I know I don't post here very often these days, mostly because I haven't been writing much lately (though I do have a new story coming out, which will be the subject of another post!). I do try to keep the place tidy though. I don't understand why, but I'm getting more and more spam comments every day. Like 5-6/day.
Some time ago I changed my account settings to screen comments from anyone not on my friends list. It was the only way I could think of to keep the spam from actually appearing on this journal. It still fills my inbox though, and I have to dump it all every once in a while. Today I went looking around for anything else I could do, and found something about disabling pingbacks. I don't fully understand what that means, but I've disabled it and I'm hoping it may help discourage spammers.
The upshot is that I don't want to discourage people from commenting or messaging me through LJ. So, my apologies if I've deleted your comment or message because it was buried in 32 pages of spam :-(.
If any more knowledgeable folks have suggestions for avoiding spam-comments, I'm all ears.
I found out about an anthology that might be a suitable market for a reprint of mine. Went looking for the file, only to discover that I don't have an electronic copy of the story in a format that my current computer can read. Worse, I can't even access the published version -- it came out on a CD Rom. I don't know why not, but none of our computers can even see it in the drive, let alone open it. Thankfully, I did manage to locate a hard copy! So, I will be reading the whole thing into my Dragon software to recreate a computer file.
Then I'll be making sure I have all my inventory saved in multiple formats -- including paper!
I am embarrassed at how long it took me in the end to finish this review. It wasn't because I didn't enjoy the book! I read it right away, but I kept experimenting with different e-book formats, because I wanted to get the hyperlinks working as they were supposed to. Here are my thoughts as I posted them to "Library Thing" (who will probably never give me another early review copy :-/).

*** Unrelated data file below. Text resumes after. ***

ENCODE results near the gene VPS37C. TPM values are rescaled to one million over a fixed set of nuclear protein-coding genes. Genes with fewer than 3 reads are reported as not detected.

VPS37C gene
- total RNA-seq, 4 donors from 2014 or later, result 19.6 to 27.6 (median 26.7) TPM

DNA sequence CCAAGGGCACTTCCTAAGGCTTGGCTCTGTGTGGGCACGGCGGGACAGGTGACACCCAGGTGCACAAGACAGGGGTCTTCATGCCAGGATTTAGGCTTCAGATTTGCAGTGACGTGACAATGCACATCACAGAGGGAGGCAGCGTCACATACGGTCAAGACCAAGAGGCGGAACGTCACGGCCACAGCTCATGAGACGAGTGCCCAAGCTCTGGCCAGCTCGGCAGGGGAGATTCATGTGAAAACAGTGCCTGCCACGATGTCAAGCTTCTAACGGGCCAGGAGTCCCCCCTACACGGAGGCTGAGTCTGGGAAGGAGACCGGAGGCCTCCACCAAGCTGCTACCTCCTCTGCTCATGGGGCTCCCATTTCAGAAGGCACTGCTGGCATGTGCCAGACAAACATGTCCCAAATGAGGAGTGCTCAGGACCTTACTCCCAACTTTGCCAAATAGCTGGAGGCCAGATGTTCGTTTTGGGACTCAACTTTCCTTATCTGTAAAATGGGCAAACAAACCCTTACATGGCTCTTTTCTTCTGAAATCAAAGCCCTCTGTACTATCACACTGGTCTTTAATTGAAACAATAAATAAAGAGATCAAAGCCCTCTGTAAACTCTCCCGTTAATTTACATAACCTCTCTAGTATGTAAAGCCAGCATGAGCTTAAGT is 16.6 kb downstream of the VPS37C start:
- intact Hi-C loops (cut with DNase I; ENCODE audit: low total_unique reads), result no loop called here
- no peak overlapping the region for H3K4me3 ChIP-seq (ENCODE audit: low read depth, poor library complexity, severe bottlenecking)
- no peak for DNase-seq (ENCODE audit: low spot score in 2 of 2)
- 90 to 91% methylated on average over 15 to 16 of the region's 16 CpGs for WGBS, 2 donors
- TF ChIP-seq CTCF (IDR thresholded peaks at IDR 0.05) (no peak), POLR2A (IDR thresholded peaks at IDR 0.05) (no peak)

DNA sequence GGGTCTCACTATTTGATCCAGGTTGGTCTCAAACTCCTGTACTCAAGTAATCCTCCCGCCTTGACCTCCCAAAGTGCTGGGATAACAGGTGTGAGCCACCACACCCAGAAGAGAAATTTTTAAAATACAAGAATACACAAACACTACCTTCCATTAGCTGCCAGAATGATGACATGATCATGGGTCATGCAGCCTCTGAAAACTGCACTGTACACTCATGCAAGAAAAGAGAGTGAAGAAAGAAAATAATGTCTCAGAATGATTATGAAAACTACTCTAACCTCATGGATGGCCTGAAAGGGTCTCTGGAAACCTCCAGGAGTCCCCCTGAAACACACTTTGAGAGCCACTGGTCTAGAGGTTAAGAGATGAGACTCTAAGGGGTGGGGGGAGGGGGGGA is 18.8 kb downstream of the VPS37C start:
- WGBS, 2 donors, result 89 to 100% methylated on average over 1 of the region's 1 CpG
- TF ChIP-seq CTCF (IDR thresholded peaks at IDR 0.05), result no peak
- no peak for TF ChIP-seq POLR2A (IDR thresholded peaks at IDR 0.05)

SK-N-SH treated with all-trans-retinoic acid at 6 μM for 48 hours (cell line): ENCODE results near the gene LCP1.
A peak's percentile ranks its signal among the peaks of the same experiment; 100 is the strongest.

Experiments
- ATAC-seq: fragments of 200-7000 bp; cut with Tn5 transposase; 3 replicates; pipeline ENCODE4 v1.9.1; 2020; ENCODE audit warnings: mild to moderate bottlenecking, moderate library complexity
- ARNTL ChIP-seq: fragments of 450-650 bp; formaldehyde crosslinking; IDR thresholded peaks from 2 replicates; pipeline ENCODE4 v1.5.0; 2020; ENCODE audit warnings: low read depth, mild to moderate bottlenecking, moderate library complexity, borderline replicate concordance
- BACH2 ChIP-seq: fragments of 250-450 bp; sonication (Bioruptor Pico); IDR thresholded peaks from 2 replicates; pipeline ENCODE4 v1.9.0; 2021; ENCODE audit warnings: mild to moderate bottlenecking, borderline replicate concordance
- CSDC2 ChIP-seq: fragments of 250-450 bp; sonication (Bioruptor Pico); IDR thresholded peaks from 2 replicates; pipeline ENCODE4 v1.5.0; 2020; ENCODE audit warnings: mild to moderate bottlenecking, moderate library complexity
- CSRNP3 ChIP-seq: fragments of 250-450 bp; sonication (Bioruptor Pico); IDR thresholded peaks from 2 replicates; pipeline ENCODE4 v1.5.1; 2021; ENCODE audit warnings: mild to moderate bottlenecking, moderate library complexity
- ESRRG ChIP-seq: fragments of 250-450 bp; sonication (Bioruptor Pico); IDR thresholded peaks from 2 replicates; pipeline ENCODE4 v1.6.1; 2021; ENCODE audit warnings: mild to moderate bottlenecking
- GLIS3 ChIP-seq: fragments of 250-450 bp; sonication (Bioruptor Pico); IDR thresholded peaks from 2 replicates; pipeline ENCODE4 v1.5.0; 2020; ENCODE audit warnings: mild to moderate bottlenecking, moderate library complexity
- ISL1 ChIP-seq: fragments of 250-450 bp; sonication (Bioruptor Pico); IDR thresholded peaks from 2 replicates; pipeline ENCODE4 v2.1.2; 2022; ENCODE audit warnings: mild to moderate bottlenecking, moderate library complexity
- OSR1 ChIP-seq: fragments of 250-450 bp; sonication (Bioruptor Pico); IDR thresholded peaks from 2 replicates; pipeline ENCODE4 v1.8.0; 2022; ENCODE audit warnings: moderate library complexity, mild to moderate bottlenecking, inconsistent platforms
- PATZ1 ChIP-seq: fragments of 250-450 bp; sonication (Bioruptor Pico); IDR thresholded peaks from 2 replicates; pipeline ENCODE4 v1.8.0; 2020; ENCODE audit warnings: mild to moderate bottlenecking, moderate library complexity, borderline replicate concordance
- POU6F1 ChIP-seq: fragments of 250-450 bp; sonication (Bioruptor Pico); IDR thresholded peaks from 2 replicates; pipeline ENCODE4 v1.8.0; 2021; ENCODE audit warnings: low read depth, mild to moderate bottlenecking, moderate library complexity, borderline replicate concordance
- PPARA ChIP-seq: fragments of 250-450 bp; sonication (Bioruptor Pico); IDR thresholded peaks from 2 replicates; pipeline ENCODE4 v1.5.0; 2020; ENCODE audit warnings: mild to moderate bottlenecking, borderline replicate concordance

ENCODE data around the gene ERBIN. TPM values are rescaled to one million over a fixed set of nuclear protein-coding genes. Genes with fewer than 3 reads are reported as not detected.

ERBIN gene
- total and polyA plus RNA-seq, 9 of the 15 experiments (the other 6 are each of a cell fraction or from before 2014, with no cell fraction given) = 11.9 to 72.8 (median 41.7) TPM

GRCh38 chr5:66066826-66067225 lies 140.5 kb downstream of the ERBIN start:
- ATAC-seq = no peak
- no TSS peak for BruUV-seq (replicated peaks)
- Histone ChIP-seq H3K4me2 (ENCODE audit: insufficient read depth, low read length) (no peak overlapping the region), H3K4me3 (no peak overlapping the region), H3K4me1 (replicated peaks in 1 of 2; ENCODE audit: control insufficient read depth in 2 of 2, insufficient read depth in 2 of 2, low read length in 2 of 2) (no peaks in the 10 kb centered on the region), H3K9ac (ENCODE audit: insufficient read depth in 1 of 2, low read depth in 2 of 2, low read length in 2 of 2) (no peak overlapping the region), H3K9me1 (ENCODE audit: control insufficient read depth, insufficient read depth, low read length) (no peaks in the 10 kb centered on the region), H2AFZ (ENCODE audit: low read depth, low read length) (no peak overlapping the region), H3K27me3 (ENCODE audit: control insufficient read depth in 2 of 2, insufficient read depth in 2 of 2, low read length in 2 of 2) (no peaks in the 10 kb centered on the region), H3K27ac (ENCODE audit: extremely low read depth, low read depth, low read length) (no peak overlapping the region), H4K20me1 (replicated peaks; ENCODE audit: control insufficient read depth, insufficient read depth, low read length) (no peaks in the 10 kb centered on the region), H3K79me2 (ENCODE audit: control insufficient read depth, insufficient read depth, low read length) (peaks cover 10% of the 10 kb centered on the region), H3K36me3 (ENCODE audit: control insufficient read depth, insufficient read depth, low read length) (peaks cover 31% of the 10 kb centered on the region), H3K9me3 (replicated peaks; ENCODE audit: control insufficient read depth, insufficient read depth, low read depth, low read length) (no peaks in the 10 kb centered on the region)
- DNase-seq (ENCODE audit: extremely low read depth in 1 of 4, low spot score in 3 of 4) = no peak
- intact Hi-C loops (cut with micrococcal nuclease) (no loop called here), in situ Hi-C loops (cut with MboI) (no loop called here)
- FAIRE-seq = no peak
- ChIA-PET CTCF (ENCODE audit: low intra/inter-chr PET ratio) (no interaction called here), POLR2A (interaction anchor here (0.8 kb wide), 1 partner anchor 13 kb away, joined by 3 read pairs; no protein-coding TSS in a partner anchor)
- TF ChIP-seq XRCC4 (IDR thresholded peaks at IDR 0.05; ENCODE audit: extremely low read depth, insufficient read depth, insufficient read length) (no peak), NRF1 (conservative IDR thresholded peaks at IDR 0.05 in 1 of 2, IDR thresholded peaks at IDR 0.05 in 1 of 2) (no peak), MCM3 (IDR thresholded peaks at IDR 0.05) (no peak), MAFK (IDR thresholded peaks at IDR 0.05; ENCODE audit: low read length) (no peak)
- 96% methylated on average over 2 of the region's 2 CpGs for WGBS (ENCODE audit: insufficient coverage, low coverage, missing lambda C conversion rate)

“Horses are not dogs” is the title of the introduction to Judith Tarr’s “Writing Horses.” A simple statement, but an important take-home message from this book. Unlike dogs and cats, who are the small and affectionate descendants of predators, horses are prey animals. Understanding that simple fact explains a lot about horse behavior. The author is a knowledgeable horse woman and her Lipizzaners are absolutely stunning. There are many pictures in the book, and they alone are worth the price of admission!
“Writing Horses provides a great reference for the writer who is not intimately familiar with horses. There are chapters covering every aspect from the terminology of coat colors, to tack (the saddle and bridle) for different riding disciplines, to grooming, horse care, and breeding. There is information that will help you plan a realistic trip on horseback for your fictional characters – a critical part of many works of fantasy or historical fiction.
My only complaint about the book would be in using the hyperlinks in different e-book formats. I ended up working with this book in several formats. First I read it in the mobi-pocket version, on my aging Palm TX. My TX has color, and is wifi enabled, so the pictures looked great and the links actually worked (if fiddly) if I was in range. More recently, I acquired a Kindle, and have loaded “Writing Horses” in two versions: the unconverted pdf, and the pdf as converted by Amazon for the Kindle. The conversion allows Kindle’s functionality to work (changing font size, text-to-speech), though it does alter the appearance of the text itself. Unfortunately, the links don’t work, even though my Kindle is both wifi and 3G enabled. So, the only book format in which I was able to get full functionality of the links was reading it on my computer screen in pdf format. Not ideal, in my opinion. I think it would have been a better choice to use pictures for illustrating discussions of issues such as coat color and anatomy. Links to studies and the like could be in an appendix at the end, where the reader could explore at leisure.
Overall, I would recommend this book to anyone who writes in settings that involve horses. Even if you are a horse person yourself, it will still help organize your thoughts on essential details for telling your story. If you don’t know horses, it will give you a solid overview of what you need to think about in making your fictional animals come alive for the reader. As a reader, I can tell you what a delight it is when writers get horses right – even when horses are not a central part of the story, but just appear in passing. Conversely, getting them wrong can ruin an otherwise good read.
For the first time in way too long, I actually completed a draft of something new. Actually, it's a substantial rewrite of something I put together last year. Mostly it's been poor time-management and too damn much to do rather than writer's block, but whatever. If feels good to have something done. I'll be posting it to the OWW soon (need to get back in the crit habit first!). AND I have another story in the works. Yay me ;->